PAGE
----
PLEDGE NOW
Here and Now with Robin Young and Jeremy Hobson
Public radio's live
midday news program
With sponsorship from
Mathworks - Accelerating the pace of engineering and science
Accelerating the pace
of engineering and science
Tuesday, August 14, 2012

A Trip To America’s Fastest Growing Small City

It seems like everyone is going to the oil-rich boomtown of Williston, North Dakota.

Some years back, fewer than 13,000 people lived there, but with a recent oil boom, that number is expected to nearly triple in less than a decade.

Williston has become a magnet for men in particular, after the fracking and horizontal drilling technology enabled North Dakotans to reach the oil beneath them.

Because of the oil surge and the influx of workers, there has been a shortage in housing (and the creation of so-called “man camps”), a drop in unemployment to 1 percent, and an increase in median income, from under $30,000 to over $50,000 a year.

New York Times columnist Gail Colins recently traveled there and was struck by the glut of job openings. As she writes:

Radio ads urged me to embark on a new career as a bank teller, laborer, railroad conductor or cake decorator. The local Walmart has a big sign up, begging passers-by to consider starting their lives anew in retail sales. The Bakken Region Recruiter lists openings in truck driving, winch operating and canal maintenance work, along with ads for a floral designer, bartender, public defender, loan officer, addiction counselor and sports reporter. All in an area where the big city has a population of around 16,000.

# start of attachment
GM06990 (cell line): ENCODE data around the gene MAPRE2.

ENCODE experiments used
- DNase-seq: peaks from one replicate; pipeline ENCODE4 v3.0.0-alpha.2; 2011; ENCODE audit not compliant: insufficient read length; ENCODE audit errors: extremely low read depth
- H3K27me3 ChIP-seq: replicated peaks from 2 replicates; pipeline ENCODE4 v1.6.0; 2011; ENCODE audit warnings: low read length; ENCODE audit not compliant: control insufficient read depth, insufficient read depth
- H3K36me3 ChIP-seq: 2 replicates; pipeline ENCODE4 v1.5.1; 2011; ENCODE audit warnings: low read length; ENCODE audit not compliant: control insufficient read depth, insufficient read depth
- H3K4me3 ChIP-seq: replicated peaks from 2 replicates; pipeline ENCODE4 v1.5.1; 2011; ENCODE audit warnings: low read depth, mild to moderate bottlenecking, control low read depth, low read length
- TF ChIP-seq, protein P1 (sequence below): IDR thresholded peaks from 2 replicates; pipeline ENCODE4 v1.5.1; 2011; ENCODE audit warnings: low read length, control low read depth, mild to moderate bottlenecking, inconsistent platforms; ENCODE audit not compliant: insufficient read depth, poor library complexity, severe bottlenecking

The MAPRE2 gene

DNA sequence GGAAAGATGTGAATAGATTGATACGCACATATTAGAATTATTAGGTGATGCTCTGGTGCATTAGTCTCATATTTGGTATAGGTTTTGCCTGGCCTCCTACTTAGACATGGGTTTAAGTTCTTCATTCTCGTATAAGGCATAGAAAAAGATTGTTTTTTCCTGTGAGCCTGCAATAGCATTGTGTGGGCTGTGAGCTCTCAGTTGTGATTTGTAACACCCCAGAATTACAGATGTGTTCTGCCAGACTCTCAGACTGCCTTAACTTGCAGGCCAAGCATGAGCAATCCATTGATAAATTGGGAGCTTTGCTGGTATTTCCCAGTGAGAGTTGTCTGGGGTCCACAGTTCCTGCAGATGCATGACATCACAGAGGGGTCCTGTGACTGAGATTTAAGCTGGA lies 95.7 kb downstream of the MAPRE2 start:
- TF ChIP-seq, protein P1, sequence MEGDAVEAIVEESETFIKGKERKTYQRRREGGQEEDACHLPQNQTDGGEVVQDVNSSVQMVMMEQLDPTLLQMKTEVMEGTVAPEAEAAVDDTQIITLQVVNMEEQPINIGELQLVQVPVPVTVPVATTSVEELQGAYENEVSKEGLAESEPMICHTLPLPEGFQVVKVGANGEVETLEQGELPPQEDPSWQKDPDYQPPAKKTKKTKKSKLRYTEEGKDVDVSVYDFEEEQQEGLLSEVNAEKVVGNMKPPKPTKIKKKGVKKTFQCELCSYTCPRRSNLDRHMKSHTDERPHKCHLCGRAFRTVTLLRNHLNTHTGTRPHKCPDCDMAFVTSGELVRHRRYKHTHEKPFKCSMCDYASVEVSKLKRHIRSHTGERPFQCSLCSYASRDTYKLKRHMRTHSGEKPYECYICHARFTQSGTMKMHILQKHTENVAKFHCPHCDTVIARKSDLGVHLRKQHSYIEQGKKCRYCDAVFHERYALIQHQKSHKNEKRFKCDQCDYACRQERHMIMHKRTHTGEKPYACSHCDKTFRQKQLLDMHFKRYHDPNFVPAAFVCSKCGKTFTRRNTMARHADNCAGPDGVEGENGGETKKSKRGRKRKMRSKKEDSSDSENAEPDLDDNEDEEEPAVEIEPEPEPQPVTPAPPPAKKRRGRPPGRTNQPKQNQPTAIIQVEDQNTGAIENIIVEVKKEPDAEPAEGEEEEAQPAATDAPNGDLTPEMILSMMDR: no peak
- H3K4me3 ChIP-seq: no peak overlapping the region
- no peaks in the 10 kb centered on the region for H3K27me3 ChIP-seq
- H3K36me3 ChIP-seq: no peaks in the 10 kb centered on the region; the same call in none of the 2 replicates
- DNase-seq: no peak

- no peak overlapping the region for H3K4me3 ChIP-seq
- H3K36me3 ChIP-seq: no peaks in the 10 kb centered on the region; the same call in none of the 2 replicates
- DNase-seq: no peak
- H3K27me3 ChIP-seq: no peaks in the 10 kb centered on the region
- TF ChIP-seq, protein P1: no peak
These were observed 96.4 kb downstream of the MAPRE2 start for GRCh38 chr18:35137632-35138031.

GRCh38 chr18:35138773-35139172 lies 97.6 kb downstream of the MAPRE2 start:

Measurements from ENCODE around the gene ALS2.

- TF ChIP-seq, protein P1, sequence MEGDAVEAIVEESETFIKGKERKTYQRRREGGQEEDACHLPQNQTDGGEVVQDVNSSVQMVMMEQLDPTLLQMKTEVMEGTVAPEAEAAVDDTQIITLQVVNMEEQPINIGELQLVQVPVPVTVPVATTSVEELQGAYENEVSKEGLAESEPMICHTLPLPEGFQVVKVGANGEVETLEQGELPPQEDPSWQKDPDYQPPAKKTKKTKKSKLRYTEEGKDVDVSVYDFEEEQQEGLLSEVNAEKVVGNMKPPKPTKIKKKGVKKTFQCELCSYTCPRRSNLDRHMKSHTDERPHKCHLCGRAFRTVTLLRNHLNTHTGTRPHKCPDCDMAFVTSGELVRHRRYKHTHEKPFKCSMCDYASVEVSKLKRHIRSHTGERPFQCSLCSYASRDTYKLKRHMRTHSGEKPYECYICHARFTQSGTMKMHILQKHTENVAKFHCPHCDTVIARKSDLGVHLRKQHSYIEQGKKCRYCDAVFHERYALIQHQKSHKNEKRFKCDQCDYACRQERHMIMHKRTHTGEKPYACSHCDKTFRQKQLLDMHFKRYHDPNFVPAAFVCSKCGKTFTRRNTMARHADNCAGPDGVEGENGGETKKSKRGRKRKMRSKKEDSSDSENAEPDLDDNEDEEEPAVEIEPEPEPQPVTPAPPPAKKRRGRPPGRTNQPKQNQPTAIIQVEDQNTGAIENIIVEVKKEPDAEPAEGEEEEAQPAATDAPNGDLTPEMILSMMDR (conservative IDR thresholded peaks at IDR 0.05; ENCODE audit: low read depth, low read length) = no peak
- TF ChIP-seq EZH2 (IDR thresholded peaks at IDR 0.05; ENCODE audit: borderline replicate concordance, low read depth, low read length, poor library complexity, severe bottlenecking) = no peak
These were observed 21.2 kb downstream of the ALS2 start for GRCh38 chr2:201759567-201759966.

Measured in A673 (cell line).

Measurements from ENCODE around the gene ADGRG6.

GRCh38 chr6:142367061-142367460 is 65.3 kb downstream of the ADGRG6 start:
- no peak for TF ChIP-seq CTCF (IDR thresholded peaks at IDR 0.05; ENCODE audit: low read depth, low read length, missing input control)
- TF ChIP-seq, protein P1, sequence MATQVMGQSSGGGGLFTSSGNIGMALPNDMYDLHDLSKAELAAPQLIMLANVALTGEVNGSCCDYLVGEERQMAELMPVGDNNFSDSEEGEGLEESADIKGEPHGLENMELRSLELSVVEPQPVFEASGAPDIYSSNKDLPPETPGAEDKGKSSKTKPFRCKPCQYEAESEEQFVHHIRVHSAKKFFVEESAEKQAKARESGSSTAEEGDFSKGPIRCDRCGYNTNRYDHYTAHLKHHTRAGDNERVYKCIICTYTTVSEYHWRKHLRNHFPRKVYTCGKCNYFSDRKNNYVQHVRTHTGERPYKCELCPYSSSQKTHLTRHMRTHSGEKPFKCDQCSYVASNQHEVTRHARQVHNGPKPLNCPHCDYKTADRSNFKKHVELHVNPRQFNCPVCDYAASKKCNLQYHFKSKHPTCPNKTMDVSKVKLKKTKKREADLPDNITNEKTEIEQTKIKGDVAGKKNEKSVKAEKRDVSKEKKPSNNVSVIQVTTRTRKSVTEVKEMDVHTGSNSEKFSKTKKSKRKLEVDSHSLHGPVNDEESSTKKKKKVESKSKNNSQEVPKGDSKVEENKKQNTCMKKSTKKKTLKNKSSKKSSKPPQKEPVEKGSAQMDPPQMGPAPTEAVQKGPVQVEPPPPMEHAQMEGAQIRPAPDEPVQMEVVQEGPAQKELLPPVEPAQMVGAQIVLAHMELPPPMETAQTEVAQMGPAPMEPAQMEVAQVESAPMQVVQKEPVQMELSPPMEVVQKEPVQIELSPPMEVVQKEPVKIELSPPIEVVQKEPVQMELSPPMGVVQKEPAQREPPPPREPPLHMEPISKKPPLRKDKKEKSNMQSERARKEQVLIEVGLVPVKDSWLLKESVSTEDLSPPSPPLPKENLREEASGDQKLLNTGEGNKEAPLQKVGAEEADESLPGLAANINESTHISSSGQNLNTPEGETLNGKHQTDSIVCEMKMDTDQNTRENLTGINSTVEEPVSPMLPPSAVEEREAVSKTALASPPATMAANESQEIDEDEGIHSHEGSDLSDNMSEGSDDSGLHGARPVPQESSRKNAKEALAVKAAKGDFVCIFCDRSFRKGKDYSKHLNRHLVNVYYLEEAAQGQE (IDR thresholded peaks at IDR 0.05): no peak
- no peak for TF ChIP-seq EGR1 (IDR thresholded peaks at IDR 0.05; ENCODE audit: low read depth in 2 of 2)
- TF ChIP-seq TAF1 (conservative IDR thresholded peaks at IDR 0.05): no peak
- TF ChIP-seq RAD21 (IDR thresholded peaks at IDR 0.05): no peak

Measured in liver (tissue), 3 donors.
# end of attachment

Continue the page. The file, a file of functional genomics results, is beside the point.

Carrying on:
Stephen Rodrick, contributing editor at Men’s Journal, wanted to see what life was like for the men who drove hundreds of miles through the night in hopes of finding a job to save their home from foreclosure. He reports:

Picture a small town far off the interstate. Everyone knows your name. At red lights, you wave at folks. There are a couple of diners, some gas stations, and an Applebee’s for special occasions.

Now force-feed 10,000 to 15,000 new people into that town’s piehole. You’re in modern-day Williston. On my first day, I pop into the McDonald’s to order some McNuggets, and my number is 067. They’re up to 991. Outside, the drive-in traffic backs into the road. It is 4 pm on a Sunday. I look around, and it’s like Port Authority on Christmas Eve – families sit and wait patiently, their suitcases piled at their feet. I buy some supplies at the Wal-Mart, and it’s retail Thunderdome. Tattooed guys are snatching microwaves off pallets. The toddler in front of me hurls fruit cocktail at me for the 45 minutes I wait to check out.

Guest:

  • Stephen Rodrick, contributing editor at Men’s Journal

Please follow our community rules when engaging in comment discussion on this site.
Spotlight

From controversial new textbooks to a Maverick family reunion, here are stories from Jeremy Hobson's week in Houston and San Antonio.

Robin and Jeremy

Robin Young and Jeremy Hobson host Here & Now, a live two-hour production of NPR and WBUR Boston.

July 6 33 Comments

Military Analyst Andrew Bacevich On Iraq, ISIS

This is the first in a series of conversations about the relationship between the Iraq War and fight against ISIS.

July 6 5 Comments

The Rise Of The MP3 And The Fall Of The CD

Stephen Witt discusses his book "How Music Got Free: The End of an Industry, The Turn of the Century, and the Patient Zero of Privacy."

July 3 Comment

Kids Books Feature Famous Figures As Children

Brad Meltzer is known for his political thrillers, but he also writes kids books about real-life people like Rosa Parks and Amelia Earhart.

July 3 Comment

Not Your Typical Summer Reading List

NPR Books editor Petra Mayer and Cleveland poet and bookstore owner R. A. Washington share their picks.